I also live in Washington on the west side of the state, south of Seattle. I moved here in the early 60's where I eventually met and married my husband.   It's a beautiful state if you don't mind the rain.  Take care.  Dee

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I am living in Marysville, Washington and getting used to the new surroundings. Coming from Arizona where rain was rare, I am loving the rain and getting good use from brand new whipper blades lol

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I woke up to snow today, not much, may continue throughout the day, but concerning is I need a Covid test Sunday and it's supposed to snow this weekend, thought I'd be safe when I made my doctor's appt for Wed. the 13th as I've lived here 45 years and it's NEVER snowed past April 7th!  They won't let anyone drive me in (120 mile round trip), snowing to 1500 ft, I'm at 2420.

I don't mind the rain, we need it for droughts/fires this summer!  We have the same saying here that WA does, "If you don't like the weather, stick around, it'll change!"

It's good you got new wiper blades!  My defrost isn't working right on passenger side, made it through winter cracking the window, will have to get it checked out before next winter!

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OR too!

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On 4/4/2022 at 10:30 PM, Nightbeader said:

I am living in Marysville, Washington and getting used to the new surroundings

You're north of Seattle then.  My husband and I would visit his long time hunting/fishing buddy and his wife who lived in Mt. Vernon so we would drive past Marysville quite often.  I hope you got the chance to see the tulip fields in Mt. Vernon; it is or it was such a quaint little town.  Many happy, fun memories with my husband were made up there. 

I can only imagine how the change in surroundings in your life are such an adjustment for you.  Take care and enjoy the Spring in the Pacific NW as you follow your grief path.  Dee

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I’ve lived here over 30 years now and still haven’t seen the tulips.  Just pics on TV or ones people have taken.  Must be beautiful.  Back when I Gardner I bought them at local stores. Gave up on them when I found out you had to dig them up to break them up and replant them.  Never could find the deep purple ones that are so striking. I always hated planting bulbs in fall when it was nasty out, but it sure paid off in spring.  I bought other perennials like periwinkle and  candy tufts which was easier.  Eventually the dogs won tramplin everything.   Some periwinkles have survived.  As I got older, more and more stepping stones. Rain thrill (coming from NM) wore off after a few years too.  💦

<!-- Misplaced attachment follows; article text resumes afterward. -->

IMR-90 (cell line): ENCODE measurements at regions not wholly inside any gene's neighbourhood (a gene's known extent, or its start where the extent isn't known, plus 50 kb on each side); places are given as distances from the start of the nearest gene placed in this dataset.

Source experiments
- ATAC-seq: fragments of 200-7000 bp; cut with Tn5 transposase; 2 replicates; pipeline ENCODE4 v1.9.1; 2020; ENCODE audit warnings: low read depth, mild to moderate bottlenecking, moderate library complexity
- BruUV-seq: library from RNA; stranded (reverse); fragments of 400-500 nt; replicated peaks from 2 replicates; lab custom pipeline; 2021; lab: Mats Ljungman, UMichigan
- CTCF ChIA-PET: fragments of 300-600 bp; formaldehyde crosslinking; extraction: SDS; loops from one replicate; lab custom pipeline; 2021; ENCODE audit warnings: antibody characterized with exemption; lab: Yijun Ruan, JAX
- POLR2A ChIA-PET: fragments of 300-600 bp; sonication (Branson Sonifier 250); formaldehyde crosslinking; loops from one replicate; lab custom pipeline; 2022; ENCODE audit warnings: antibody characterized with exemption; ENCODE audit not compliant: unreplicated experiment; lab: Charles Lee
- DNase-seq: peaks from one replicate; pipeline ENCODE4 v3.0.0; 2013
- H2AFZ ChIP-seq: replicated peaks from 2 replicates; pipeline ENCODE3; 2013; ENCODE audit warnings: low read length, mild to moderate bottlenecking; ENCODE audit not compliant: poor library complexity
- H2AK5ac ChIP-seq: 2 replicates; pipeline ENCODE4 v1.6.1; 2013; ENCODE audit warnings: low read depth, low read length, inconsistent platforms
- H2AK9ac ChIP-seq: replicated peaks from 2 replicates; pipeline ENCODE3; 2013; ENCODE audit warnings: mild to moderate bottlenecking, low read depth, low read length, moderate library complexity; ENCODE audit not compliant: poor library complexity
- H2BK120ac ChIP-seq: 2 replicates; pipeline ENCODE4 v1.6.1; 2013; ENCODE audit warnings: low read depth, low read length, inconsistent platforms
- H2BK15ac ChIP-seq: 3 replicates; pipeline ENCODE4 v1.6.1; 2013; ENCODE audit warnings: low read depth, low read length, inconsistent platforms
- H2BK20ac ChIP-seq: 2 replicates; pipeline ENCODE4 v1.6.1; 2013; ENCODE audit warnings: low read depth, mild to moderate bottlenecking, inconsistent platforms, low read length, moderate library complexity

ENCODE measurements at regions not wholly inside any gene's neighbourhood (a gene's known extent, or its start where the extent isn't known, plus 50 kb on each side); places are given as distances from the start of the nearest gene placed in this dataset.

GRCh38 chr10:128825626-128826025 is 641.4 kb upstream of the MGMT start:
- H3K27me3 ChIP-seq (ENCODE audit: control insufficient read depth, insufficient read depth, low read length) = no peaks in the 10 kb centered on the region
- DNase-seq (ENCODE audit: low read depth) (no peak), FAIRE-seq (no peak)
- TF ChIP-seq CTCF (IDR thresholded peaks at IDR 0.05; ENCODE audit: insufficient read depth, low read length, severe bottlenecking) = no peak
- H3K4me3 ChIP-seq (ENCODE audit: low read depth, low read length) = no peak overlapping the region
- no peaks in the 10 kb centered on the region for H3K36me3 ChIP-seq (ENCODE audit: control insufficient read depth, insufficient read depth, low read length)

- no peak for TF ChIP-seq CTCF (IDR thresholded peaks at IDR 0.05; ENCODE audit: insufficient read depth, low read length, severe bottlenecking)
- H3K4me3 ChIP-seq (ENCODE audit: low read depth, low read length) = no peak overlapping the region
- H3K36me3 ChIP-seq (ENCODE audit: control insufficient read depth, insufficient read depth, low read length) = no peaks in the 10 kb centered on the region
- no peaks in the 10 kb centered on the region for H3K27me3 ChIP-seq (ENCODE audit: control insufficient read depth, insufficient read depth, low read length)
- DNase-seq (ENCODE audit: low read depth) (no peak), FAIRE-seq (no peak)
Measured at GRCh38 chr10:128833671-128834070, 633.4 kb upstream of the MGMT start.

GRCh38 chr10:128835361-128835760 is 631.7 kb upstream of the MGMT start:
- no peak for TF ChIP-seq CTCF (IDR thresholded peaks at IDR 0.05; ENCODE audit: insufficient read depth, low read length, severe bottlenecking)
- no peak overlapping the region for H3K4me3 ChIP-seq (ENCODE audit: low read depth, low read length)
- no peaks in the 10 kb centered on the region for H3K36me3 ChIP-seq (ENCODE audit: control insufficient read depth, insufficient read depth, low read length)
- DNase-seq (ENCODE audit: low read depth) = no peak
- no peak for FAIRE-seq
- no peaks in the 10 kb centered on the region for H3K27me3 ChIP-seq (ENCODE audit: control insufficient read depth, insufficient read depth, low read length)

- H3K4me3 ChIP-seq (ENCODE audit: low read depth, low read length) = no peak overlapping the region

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5 hours ago, Gwenivere said:

I’ve lived here over 30 years now and still haven’t seen the tulips.  Just pics on TV or ones people have taken.  Must be beautiful.  Back when I Gardner I bought them at local stores. Gave up on them when I found out you had to dig them up to break them up and replant them.

Gwen:  Oh yes, the tulip fields were so awesome.  I hope some day you will get to see them.  Our friends bought an old farm house right in the middle of the area surrounded by the tulip fields.  They didn't plant tulips, but they did raise cashmere  goats, had horses and a few chickens.  She belonged to a group of other goat owners where she would sell the fibers from her small goat herd.  It was always so much fun to go up and spend the weekend with them.  Never boring for sure.  One more thing that won't ever happen again, but I do have the many wonderful memories laughing with these old friends and my dear husband.

Besides the amount of maintenance of growing tulips, there were those pesky squirrels that would dig up the bulbs for a snack.  I had a few survivors in my backyard.  I loved the big red ones.  Dee